Further, to throw light on the local electronic and atomic structures of 1 and 2, X-ray absorption near edge structure (XANES) measurements of the Ni K-edge were performed for these materials. The results from these measurements are shown in Fig. 12. XANES (Fig. 12a) and its first derivative counterpart (Fig. 12b) reveal that Ni exists in the same valence state as the coincidence of the main edge of the Ni K-edge spectra. k-Weight EXAFS spectra for these materials have no similarity either with NiO or Ni, which reveals that Ni ions exist in a different coordination to NiO or Ni (Fig. 12c). The spectra of these materials seem to analogues of each other. Simulated Fourier transforms of the EXAFS spectra of these materials are shown in Fig. 12d. The simulation parameters are shown in Table 1. It is clear that the Ni2+ ions are surrounded by six O2− ions, representing the octahedral sites of the spinel structures of both 1 and 2.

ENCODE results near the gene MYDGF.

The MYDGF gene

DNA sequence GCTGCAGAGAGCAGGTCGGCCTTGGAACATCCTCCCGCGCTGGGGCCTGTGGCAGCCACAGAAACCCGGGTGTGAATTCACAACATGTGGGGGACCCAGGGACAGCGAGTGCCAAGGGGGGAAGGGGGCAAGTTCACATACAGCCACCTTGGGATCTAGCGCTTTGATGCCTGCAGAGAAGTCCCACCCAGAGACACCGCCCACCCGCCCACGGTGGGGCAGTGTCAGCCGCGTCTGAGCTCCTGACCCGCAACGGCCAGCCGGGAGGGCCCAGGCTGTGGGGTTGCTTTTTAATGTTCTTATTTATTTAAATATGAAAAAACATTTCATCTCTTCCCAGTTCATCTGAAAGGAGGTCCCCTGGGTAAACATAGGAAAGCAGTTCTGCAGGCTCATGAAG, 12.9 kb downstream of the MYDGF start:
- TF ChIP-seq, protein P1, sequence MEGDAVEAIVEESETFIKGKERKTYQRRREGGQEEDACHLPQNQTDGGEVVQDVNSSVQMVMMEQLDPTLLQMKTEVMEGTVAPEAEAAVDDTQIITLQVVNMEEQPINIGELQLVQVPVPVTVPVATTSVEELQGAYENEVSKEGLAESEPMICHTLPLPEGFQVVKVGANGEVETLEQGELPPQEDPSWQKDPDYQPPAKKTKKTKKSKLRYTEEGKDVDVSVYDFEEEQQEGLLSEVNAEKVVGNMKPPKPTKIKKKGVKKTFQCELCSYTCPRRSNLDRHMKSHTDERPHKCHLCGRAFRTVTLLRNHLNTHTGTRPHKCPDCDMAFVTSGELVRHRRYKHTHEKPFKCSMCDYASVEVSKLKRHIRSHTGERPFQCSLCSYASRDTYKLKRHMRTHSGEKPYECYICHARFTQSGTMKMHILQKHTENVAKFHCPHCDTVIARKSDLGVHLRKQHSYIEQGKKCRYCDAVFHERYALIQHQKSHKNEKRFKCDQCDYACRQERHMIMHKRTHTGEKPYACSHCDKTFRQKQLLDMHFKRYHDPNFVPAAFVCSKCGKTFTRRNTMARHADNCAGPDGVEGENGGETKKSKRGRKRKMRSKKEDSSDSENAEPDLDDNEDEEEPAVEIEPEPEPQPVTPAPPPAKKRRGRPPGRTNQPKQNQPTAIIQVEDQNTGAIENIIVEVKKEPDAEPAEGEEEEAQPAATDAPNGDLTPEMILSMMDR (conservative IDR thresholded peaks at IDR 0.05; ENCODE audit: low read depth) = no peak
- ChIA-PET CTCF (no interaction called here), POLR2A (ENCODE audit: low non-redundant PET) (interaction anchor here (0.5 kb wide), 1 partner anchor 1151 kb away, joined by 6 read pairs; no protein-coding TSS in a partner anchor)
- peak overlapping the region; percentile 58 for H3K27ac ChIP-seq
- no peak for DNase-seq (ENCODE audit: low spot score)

image file: c8na00200b-f12.tif
Fig. 12 XANES (a) and the first derivative (b) spectra of the materials. The k-weight EXAFS spectra of the materials (c) and the simulated Fourier transform EXAFS spectra (d).
Table 1 Coordination numbers and radial distances of Ni–O and Ni–Ni bonds in 1 and 2
Material   Coordination number
N R σ2 Єo (eV) R-Factor
2 Ni–O 7.1 ± 2.3 2.04 0.013 ± 0.013 −1.05 0.037
Ni–Ni 7.1 ± 2.3 2.99 ± 0.03 0.006 ± 0.007 −1.05
1 Ni–O 7.2 ± 2.9 2.01 0.015 ± 0.009 −3.6 0.043
Ni–Ni 7.2 ± 2.9 2.98 ± 0.02 0.007 ± 0.005 −3.6